Coinbase co-founders Brian Armstrong (l) and Fred Ehrsam, sporting we-got-money grins. If you’re a bitcoin doubter, you might want to turn away. The doors to venture funding in bitcoin startups are about to swing wide open. Andreessen Horowitz has led a $25 million Series B investment in San Francisco-based Coinbase, the companies are announcing today, in what may very well be the largest ever venture investment in a bitcoin-related company. Coinbase has previously raised nearly $7 million. Existing investors Union Square Ventures and Ribbit Capital will contribute some cash as well. And Union Square’s Fred Wilson and Andreessen Horowitz’s Chris Dixon are taking seats on Coinbase’s board of directors. Coinbase currently employs only eight people, but will add significantly to that total. It may also start to buy paid advertising, to promote itself and bitcoin. In short, bitcoin is often described it as a digital currency, and also as a payment network, though you can find people who say it behaves more like a commodity, or even a security. No matter what you call them, each bitcoin consists of a long digital string of characters and the network consists of a decentralized sprawl of computers that approve transactions and solve increasingly complex math problems to create — or “mine” — new bitcoin

Read More

Strava CEO Steps Down, and Former CEO Returns, but Not for the Usual Reasons

December 10, 2013  |  All Things Digital  |  No Comments

Strava , the endurance-sports app maker, is going through a leadership change. CEO Michael Horvath will publicly announce today that he is stepping down for family reasons, and former CEO and board chairman Mark Gainey is returning to the top role. Horvath will become president and chairman of the board. But this is not the normal smoothed-over executive battle. Horvath plans to post that the reason he is leaving is because his wife Anna has cancer, actually for a third time. Earlier this fall, she was diagnosed with metastatic breast cancer in her liver that can be managed for an unknown amount of time. To complicate matters, Horvath has been splitting time for years between Hanover, N.H., where his family lives, and San Francisco, where Strava is based. So he is stepping back in order to be at home with Anna. Horvath said they agreed to talk about it publicly in the hope that other people will benefit from their openness. The other unusual part of this story is that Gainey is ready and waiting to take over from Horvath in what appears to be the smoothest of ways. The two men are longtime best friends — they rowed crew together at Harvard, and started their first company together in 1995. (It was actually originally supposed to be a “virtual locker room,” a la a ’90s version of Strava, but turned into the still-extant customer-communication company Kana .) The two men co-founded Strava in 2009, and Gainey stepped down as CEO in 2010, coincidentally due to a family issue of his own, he said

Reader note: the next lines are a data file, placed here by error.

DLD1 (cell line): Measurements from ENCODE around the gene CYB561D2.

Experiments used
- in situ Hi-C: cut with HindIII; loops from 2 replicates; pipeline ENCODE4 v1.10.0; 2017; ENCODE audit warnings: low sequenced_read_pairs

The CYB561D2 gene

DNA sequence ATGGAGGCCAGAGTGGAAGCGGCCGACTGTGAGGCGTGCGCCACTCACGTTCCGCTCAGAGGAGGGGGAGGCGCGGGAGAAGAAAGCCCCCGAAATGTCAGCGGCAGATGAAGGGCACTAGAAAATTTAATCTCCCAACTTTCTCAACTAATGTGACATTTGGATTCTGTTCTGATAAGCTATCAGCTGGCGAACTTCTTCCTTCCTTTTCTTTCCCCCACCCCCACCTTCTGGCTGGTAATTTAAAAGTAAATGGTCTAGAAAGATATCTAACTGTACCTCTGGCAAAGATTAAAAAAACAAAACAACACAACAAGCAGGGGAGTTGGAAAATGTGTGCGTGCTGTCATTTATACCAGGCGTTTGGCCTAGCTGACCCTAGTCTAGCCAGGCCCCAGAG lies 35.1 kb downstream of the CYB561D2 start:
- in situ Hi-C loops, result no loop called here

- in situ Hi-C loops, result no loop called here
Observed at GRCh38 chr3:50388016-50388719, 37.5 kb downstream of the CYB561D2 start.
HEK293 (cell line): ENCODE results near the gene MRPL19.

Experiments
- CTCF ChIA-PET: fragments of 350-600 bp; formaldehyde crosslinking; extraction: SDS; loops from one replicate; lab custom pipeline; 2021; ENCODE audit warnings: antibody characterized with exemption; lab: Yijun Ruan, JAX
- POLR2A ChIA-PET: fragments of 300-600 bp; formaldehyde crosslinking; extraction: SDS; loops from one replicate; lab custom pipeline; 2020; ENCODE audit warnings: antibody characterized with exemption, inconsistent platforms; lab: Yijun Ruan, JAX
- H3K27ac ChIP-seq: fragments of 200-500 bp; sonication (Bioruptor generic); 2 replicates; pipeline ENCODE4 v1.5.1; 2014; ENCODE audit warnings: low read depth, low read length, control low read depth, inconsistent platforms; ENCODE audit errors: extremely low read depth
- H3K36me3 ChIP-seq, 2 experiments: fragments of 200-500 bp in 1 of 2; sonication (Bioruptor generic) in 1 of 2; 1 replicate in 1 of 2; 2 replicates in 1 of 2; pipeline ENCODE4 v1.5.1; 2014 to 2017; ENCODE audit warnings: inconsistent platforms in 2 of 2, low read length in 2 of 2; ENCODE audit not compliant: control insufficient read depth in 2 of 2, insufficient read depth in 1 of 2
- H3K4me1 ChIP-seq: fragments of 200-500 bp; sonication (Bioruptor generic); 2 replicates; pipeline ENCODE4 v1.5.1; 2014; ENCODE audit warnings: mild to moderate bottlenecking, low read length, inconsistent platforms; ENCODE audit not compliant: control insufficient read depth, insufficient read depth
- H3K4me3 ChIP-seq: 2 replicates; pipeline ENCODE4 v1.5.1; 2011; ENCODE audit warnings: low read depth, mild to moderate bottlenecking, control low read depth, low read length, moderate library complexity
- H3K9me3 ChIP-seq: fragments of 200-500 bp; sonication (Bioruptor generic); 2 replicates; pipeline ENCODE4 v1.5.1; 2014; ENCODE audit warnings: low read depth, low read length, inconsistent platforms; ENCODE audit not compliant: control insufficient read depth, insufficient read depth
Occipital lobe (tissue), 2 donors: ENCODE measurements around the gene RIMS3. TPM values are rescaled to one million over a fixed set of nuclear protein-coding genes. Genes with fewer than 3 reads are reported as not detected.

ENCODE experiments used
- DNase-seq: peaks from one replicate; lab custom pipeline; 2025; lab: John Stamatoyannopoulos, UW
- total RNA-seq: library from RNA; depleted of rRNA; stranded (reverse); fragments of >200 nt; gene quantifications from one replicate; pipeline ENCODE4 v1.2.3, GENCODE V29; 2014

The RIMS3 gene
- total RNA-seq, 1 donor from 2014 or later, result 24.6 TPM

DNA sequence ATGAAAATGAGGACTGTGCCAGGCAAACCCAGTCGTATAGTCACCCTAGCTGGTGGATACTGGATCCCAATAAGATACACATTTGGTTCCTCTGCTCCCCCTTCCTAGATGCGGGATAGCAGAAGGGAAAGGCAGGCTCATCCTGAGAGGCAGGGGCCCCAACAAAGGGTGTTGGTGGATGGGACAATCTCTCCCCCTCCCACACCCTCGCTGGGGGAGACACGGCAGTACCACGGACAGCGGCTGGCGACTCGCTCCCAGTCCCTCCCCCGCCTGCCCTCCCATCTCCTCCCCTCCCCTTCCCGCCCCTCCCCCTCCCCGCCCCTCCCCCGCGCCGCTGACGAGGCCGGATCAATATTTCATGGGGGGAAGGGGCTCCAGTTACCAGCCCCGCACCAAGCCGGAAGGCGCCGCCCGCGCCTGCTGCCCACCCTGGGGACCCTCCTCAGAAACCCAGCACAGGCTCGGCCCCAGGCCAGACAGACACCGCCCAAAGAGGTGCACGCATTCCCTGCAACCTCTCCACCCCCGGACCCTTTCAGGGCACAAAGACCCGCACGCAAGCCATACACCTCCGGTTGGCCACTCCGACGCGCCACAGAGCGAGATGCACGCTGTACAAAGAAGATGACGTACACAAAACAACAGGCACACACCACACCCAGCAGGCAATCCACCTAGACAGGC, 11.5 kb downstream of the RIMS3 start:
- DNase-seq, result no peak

Read More